Another half hour later, we spotted a family with a baby gibbon almost in the centre of the park. We were so excited in photographing the family that we didn’t even register the leech attack. The Hoolock gibbon is a rare primate and the only species of ape in the Indian sub-continent, protected under Schedule-I of Wildlife (Protection) 1972 Act and is listed as ‘Endangered’ by IUCN. It is an arboreal animal and lives in dense evergreen and semi-evergreen forest in plains, foothills and hills. The population of this rare primate has declined in many parts of the Northeast due to illegal hunting and severe habitat destruction. It is difficult to spot it; it flees as soon as it senses human presence. The range of the Hoolock gibbon is restricted to the north-east of India, mainly Assam and Arunachal Pradesh and some parts of Bangladesh. It feeds mainly on ripe fruits, flowers and shoots of specific plants.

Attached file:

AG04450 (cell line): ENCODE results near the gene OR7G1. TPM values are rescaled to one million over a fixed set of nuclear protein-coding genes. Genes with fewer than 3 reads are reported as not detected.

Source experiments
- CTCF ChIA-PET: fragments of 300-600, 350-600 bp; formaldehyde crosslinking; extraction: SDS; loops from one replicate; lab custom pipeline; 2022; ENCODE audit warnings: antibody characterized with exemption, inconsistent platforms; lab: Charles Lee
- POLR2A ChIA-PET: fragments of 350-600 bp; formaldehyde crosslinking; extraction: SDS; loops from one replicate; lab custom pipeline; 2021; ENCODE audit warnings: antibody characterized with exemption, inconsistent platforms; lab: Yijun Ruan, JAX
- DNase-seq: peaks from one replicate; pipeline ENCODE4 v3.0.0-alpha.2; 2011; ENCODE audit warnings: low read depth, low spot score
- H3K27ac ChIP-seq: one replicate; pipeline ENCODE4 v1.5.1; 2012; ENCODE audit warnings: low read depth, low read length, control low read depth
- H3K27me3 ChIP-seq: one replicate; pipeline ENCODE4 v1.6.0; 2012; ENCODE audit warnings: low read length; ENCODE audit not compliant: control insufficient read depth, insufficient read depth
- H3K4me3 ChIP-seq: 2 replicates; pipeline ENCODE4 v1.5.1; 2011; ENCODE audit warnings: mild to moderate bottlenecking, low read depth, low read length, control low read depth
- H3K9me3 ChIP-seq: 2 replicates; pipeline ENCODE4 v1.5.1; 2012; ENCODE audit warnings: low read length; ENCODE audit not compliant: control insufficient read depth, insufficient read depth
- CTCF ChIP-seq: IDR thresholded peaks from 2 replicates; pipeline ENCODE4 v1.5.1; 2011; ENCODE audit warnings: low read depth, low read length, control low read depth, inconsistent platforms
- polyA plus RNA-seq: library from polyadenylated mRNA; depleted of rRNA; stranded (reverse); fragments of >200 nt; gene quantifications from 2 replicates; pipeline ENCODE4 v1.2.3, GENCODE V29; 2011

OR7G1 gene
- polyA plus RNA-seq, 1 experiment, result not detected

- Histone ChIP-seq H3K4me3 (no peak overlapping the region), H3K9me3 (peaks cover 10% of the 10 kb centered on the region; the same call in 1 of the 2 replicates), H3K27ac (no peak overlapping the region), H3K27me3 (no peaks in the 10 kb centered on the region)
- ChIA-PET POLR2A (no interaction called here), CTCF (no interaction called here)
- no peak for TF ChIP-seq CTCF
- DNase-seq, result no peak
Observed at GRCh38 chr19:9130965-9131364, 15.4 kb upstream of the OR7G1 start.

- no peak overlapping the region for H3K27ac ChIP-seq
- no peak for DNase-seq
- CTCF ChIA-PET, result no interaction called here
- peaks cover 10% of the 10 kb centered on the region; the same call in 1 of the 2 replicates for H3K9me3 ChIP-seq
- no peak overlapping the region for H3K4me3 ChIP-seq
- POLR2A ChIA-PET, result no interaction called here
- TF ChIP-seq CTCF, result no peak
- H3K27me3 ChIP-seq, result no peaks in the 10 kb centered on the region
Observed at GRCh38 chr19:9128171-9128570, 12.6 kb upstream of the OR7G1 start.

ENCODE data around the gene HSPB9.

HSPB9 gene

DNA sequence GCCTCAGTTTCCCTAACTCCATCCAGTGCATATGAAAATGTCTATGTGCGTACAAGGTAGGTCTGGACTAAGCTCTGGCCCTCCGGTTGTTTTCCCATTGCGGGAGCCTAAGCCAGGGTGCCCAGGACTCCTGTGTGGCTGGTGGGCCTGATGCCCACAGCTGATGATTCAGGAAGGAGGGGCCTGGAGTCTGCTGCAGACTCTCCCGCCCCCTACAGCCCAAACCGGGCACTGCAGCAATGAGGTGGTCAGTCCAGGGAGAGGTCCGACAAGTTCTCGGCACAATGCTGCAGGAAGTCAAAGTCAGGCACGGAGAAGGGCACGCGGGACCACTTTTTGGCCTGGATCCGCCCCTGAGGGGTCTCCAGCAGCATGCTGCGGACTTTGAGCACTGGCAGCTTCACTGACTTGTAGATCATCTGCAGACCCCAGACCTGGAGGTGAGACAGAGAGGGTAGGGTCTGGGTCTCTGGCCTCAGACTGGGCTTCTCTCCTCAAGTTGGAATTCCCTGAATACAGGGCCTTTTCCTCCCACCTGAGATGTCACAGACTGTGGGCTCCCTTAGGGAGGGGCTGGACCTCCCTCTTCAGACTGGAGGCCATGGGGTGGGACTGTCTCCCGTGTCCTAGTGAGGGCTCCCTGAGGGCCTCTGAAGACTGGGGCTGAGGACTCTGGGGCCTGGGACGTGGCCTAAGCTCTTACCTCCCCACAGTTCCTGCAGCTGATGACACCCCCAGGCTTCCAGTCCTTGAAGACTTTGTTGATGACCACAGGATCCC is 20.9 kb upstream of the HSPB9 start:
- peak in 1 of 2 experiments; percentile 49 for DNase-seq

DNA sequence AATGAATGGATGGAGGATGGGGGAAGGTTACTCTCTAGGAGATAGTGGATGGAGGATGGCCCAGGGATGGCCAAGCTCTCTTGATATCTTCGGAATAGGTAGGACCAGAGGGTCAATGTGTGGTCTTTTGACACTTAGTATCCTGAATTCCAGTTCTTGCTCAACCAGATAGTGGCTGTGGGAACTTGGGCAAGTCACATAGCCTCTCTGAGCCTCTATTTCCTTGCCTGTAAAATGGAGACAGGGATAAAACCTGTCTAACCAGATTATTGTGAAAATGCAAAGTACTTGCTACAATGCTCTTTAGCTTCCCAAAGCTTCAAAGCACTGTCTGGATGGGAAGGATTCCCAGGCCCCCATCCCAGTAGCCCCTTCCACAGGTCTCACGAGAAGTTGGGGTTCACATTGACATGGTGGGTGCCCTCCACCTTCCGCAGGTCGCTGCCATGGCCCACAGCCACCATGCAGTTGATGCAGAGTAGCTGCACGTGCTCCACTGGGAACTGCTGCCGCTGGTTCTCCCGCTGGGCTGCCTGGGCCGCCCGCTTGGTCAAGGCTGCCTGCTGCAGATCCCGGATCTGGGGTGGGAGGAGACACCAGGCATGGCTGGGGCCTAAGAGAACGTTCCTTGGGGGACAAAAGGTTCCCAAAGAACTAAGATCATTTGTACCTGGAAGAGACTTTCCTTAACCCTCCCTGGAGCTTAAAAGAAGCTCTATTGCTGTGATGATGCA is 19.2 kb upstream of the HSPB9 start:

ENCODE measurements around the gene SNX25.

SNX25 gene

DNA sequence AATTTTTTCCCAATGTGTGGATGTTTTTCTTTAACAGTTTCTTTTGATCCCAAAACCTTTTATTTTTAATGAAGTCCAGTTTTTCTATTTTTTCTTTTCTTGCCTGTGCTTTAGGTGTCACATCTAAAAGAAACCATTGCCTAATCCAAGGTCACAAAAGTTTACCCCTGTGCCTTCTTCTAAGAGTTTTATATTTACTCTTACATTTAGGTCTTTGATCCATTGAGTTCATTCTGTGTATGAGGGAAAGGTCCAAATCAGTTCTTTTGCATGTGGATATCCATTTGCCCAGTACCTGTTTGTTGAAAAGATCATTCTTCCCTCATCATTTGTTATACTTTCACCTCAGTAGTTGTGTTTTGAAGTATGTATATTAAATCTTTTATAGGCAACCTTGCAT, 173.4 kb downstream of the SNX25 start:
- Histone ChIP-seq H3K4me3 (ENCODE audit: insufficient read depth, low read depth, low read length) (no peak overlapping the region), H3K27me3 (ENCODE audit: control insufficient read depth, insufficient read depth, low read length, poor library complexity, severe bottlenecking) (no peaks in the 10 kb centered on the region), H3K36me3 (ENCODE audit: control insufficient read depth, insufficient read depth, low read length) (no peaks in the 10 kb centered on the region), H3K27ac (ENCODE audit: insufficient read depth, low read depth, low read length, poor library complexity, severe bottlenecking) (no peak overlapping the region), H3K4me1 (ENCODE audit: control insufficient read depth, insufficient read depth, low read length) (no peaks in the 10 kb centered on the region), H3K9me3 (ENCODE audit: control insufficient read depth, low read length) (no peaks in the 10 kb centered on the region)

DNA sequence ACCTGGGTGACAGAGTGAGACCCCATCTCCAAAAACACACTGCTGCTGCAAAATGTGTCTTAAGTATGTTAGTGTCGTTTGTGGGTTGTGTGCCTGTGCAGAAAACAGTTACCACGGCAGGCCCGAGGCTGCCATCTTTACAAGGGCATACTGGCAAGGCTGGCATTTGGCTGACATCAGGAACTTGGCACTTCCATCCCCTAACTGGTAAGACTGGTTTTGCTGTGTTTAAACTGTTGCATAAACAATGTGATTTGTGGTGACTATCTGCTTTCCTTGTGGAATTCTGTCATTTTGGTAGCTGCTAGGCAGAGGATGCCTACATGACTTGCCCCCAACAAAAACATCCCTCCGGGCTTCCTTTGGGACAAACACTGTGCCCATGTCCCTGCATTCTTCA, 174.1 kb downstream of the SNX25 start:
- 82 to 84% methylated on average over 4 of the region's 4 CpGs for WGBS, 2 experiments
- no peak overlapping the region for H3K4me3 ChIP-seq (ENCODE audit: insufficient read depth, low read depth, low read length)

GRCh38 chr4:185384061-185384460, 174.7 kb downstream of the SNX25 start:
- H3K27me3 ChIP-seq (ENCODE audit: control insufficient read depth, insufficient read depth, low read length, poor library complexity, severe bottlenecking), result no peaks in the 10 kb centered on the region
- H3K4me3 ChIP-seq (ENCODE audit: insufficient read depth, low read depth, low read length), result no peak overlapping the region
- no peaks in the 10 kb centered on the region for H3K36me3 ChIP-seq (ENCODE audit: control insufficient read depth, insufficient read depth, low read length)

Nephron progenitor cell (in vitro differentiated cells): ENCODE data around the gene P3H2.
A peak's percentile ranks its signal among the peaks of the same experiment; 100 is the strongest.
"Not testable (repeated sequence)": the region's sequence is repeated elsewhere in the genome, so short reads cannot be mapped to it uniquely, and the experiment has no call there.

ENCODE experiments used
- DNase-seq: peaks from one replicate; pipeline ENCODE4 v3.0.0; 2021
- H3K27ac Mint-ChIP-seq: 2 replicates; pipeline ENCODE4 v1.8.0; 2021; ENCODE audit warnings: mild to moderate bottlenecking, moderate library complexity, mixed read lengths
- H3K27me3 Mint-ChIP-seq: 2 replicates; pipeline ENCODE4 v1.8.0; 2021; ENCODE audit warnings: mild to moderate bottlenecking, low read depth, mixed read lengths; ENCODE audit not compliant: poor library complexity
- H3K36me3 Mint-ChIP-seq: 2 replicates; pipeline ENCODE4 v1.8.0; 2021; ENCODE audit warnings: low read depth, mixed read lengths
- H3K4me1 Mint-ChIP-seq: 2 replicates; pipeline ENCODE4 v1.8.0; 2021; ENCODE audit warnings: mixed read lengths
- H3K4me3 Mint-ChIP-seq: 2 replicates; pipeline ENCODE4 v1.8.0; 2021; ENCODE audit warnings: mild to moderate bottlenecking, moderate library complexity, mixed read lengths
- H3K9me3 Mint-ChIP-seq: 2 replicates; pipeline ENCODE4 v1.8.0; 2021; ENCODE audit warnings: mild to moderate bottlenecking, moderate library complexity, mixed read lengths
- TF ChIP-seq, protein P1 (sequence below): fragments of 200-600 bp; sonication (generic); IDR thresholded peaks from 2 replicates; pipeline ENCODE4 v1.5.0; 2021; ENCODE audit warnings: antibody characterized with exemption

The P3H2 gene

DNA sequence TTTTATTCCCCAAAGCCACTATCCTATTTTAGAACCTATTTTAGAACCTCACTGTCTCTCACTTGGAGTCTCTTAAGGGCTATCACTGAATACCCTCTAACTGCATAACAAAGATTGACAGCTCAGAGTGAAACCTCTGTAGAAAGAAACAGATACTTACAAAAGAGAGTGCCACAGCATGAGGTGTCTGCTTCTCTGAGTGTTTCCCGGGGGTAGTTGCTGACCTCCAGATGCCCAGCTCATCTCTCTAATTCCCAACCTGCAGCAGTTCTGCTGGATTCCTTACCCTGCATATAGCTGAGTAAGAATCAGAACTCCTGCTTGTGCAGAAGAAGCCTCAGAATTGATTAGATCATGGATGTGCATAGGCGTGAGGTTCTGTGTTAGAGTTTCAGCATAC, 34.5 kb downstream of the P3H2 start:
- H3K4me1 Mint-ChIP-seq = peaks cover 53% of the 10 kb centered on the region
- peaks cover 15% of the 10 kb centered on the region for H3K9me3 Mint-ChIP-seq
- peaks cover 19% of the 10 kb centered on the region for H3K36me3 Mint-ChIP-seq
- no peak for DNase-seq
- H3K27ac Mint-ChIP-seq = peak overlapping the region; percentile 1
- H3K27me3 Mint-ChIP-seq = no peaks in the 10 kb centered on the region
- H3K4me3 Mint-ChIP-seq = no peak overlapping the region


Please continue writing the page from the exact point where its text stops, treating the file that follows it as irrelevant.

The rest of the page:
While returning from our first morning excursion, we spotted a Northern pig-tailed macaque on a wild mango tree adjacent to the Forest Rest House. The lone male was eating a ripe mango fruit and gave us ample opportunity to photograph it. This species of primate is another speciality of the Gibbon WLS. In appearance, it is quite similar to the widely found Rhesus macaque, except for a distinctive short tail resembling that of a pig, and dark brown or black fur on the top of their heads that looks like a depression in the centre of their heads. The species is currently assigned a globally-threatened status, however it can easily be spotted feeding in fruit-bearing trees of the Gibbon sanctuary where its population is at an increasing trend. Pig-tailed macaques are frugivorous, but they also consume a wide variety of other foods including insects, seeds, young leaves, leaf stems and fungus.